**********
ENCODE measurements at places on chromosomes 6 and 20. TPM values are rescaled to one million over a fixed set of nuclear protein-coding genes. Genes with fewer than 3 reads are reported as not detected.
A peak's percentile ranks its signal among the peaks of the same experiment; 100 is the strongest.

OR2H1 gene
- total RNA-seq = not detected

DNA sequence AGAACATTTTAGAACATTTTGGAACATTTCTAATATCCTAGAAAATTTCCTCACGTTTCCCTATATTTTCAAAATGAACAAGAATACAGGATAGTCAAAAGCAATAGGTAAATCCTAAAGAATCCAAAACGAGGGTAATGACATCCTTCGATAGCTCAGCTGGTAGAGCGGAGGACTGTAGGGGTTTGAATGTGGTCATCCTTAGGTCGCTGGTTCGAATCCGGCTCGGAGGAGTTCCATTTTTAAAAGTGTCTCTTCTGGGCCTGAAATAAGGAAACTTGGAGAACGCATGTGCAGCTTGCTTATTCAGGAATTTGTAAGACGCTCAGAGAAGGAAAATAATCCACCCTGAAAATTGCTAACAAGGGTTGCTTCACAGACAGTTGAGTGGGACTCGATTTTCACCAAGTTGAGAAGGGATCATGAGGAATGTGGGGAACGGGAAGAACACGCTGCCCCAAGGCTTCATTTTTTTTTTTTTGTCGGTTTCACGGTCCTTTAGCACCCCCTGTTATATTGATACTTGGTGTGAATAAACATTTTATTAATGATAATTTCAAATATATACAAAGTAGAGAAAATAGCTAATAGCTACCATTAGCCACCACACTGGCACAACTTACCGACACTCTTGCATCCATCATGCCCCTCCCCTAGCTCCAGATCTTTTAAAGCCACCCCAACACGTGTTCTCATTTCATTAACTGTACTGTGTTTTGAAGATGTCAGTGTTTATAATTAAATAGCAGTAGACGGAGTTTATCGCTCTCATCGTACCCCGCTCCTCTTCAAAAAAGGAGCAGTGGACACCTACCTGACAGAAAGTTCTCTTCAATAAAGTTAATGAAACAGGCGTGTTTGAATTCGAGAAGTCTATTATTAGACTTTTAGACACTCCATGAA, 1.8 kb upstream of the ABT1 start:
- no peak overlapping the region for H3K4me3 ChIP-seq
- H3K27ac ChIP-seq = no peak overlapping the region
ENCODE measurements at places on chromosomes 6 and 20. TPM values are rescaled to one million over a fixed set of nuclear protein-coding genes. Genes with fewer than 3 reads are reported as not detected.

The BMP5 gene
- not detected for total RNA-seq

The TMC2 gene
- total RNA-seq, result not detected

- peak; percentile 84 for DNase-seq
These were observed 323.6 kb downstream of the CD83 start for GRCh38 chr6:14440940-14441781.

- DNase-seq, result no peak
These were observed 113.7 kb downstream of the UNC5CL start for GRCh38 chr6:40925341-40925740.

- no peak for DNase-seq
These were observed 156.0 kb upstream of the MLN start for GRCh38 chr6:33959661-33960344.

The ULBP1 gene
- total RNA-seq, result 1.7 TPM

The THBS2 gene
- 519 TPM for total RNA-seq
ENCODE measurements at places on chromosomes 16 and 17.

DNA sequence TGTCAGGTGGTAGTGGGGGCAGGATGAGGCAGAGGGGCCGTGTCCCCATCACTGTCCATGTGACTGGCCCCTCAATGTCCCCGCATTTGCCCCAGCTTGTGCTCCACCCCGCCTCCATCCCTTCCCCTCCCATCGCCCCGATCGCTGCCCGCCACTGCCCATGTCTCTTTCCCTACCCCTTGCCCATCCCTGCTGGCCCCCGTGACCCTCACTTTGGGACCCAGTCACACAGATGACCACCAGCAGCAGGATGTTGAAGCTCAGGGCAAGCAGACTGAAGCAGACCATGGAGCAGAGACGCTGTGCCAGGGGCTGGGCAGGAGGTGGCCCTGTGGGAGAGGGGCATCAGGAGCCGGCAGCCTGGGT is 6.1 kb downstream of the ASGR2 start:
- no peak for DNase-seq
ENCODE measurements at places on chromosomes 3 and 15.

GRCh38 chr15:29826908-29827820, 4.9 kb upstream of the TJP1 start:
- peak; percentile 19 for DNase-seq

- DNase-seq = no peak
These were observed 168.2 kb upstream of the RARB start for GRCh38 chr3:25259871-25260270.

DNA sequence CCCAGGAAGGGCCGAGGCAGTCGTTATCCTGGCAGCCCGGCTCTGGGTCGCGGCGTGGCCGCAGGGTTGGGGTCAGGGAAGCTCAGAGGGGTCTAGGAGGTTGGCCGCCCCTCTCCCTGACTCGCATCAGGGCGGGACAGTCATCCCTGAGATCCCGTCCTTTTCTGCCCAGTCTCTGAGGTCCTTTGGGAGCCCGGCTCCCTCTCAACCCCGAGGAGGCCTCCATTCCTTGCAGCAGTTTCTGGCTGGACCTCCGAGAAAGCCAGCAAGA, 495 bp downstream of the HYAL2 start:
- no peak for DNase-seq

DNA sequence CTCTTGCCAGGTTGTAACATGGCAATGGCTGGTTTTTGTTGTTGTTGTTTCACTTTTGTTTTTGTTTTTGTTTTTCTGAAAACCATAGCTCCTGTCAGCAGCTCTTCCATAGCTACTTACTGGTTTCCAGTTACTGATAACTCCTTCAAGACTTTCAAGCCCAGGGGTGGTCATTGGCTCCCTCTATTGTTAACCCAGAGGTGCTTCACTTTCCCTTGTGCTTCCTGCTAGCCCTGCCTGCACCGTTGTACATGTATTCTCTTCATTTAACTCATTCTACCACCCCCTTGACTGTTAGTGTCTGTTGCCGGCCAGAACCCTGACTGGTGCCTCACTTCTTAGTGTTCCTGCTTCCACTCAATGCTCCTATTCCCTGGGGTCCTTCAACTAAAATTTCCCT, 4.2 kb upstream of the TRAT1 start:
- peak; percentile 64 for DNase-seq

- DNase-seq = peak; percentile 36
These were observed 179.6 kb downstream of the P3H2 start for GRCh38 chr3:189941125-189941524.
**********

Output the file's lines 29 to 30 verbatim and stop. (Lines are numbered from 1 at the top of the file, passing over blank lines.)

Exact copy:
- DNase-seq = no peak
These were observed 168.2 kb upstream of the RARB start for GRCh38 chr3:25259871-25260270.